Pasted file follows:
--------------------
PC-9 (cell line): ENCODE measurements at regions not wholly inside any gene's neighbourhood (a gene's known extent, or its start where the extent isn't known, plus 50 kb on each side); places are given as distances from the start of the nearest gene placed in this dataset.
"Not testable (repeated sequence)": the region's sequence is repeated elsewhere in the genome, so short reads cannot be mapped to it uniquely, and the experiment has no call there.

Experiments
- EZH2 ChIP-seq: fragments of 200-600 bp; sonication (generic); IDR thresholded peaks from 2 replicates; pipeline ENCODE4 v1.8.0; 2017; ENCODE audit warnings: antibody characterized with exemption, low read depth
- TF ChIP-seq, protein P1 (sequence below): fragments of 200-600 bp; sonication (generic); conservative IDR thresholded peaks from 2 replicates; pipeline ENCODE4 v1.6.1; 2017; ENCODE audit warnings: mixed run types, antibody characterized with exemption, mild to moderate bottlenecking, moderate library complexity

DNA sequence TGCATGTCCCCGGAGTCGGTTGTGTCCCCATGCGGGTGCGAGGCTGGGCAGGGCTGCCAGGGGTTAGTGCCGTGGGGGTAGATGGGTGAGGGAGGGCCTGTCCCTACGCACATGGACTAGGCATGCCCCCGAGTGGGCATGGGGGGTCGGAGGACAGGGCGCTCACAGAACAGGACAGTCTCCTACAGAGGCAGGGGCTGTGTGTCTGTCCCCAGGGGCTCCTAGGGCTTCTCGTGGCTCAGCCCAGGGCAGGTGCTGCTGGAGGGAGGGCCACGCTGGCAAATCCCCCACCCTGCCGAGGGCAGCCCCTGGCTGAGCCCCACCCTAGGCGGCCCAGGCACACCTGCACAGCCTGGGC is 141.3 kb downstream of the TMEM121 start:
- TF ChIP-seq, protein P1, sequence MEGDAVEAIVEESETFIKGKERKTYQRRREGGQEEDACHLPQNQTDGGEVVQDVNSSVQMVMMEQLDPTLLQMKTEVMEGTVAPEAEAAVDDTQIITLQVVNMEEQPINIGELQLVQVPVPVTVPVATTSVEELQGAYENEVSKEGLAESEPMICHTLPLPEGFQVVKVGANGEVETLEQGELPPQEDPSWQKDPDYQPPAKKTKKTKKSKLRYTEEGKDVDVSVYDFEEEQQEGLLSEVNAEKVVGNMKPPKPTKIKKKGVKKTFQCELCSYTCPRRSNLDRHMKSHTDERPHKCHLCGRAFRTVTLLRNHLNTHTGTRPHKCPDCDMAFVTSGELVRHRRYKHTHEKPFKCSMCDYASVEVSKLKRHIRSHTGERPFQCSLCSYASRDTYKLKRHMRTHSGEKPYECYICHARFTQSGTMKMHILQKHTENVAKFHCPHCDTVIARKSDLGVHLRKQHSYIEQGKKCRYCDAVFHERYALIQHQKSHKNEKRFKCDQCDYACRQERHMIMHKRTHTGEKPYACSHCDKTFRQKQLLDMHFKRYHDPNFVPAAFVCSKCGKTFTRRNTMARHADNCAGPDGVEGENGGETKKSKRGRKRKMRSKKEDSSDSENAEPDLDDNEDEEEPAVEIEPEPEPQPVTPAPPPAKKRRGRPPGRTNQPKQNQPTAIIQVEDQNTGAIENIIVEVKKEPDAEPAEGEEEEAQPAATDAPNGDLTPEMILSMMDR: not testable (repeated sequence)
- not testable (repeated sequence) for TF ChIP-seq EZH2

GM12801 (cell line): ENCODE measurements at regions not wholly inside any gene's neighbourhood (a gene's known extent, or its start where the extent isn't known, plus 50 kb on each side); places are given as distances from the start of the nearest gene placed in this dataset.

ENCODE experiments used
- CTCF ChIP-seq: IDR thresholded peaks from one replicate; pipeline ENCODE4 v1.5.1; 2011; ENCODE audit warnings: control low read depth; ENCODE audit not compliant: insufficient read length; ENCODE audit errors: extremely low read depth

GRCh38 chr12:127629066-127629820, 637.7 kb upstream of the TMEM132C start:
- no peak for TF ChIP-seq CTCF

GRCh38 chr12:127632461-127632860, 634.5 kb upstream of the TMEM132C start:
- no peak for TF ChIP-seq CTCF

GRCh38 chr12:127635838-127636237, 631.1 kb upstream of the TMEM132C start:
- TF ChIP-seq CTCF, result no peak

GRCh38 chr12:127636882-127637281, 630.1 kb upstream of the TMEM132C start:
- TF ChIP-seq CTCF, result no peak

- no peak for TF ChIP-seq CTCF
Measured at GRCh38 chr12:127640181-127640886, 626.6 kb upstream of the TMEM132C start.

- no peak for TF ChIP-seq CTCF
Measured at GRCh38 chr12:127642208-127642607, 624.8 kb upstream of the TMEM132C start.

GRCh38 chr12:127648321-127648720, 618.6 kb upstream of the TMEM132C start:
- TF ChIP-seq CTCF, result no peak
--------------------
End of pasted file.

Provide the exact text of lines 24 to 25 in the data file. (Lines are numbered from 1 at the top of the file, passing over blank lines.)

GRCh38 chr12:127648321-127648720, 618.6 kb upstream of the TMEM132C start:
- TF ChIP-seq CTCF, result no peak